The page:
It’s not always about training; sometimes it’s just about being human.
Every day, police officers around the world leave their homes and families to protect and serve their communities’ residents. Although it is their sworn responsibility to assist people, the job entails much more than merely playing “cops and robbers.” Police officers are on the job to promote public safety, educate the public, and enforce the law.
Officer James Hurst of Savannah, Georgia was just doing his job when he found himself in a situation where his fatherly instincts, not his cop instincts, kicked in. Hurst is the father of two sons, one of whom has Down syndrome, so he knows how it feels to be small and powerless in a huge, scary world.
Hurst had just been on the job for about a year when he received a call about a toddler wandering around Savannah’s busy streets. The 16-month-old was understandably upset because his caretakers were nowhere to be seen.
Hurst immediately picked up the young boy and drove him to Memorial University Medical Center’s Emergency Room. After that, the worried cop stayed by the boy’s side as staff personnel examined him. Despite the fact that he was unharmed, the child was afraid and began weeping and howling excessively.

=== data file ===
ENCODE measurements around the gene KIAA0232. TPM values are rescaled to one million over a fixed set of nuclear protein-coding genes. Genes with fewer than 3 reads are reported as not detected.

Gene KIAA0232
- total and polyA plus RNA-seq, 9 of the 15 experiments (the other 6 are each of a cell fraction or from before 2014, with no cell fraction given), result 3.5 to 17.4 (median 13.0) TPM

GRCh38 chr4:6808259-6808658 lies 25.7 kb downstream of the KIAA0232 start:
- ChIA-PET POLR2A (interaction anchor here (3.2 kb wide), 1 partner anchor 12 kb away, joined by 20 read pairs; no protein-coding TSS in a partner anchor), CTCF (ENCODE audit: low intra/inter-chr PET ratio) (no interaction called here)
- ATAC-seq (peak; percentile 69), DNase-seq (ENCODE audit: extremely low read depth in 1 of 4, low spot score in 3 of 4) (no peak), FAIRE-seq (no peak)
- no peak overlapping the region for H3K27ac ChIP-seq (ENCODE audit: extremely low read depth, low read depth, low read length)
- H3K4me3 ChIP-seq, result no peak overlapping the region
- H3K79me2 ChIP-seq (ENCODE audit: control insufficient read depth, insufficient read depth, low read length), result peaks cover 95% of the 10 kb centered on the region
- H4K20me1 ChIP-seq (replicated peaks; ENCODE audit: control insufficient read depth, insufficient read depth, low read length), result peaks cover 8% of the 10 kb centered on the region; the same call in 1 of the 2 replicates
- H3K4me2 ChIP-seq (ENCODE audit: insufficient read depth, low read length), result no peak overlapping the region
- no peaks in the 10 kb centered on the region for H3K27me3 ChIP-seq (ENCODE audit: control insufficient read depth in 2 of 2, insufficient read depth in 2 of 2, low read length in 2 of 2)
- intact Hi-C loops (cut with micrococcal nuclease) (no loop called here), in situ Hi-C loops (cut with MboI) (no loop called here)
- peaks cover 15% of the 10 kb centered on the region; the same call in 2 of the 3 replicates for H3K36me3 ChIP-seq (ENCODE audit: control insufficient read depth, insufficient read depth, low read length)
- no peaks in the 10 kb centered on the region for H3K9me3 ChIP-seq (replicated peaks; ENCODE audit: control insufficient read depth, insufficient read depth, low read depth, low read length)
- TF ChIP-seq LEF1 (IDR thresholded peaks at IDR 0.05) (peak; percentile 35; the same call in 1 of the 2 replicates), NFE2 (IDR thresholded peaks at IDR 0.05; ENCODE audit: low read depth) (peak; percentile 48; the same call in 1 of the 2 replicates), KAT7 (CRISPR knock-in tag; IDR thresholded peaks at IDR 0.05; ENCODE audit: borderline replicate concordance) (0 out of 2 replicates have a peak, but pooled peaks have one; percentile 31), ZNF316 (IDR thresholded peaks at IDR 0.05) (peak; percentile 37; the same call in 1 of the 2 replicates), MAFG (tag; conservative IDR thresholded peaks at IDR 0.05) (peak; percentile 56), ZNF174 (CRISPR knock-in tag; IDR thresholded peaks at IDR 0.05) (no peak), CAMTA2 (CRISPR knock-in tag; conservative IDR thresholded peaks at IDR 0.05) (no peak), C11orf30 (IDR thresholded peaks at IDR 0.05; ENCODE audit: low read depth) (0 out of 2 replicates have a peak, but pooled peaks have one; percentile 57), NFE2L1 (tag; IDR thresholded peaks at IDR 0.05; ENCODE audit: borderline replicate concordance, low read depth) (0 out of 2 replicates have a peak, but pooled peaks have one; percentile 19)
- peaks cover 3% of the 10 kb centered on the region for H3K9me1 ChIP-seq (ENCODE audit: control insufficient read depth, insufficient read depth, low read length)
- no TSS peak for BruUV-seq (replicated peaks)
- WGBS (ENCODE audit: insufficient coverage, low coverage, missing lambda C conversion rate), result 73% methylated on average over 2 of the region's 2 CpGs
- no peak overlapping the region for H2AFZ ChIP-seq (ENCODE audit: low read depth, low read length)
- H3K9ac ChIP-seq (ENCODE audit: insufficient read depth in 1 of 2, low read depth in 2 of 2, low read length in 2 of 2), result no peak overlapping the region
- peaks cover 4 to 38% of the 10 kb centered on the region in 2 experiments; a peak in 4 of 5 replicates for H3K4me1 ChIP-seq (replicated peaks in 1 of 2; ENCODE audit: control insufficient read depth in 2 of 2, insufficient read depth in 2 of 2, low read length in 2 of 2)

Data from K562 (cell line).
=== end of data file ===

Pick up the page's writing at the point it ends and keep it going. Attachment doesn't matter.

The officer looked around, but there was no one there to comfort the distraught child. So he did what came naturally to him, and what any good dad might do in the same situation: he picked up the crying boy and held him tightly to his chest. Instantly soothed, the toddler’s cries faded from sobs to whimpers, and soon he was nestled quietly against the stiff body armor hidden beneath the officer’s uniform.
“The boy, obviously, being so small, became very upset. He was crying. He was sobbing. I asked the hospital staff if I can hold him to comfort him and soothe him a little bit to try to calm him down, to continue getting medical care, and they said that was fine,” Officer Hurst explained.
So I picked him up. Minutes later, I was standing and he was asleep on my chest, and with all my body armor and my gun belt, became very heavy holding this small child. So that’s when I decided to sit down on the bed and make it easier for him and me.”
After the Savannah Police Department shared the photo of Officer Hurst comforting the little boy on their social media pages, the image quickly went viral online. Everyone who saw the image praised Hurst’s compassion, yet for him, it was all in a day’s work.
“I just knew this child needed somebody to be there for him,” the officer said. “It was just human instinct; humanity. The hospital staff was taking great care of him [but] he was sobbing and crying. I picked him up and within minutes, he was asleep on my chest.”
This is just another example of the kind of humanity the world needs more of! Thank you, Officer Hurst, not just for your service, but for leading by example.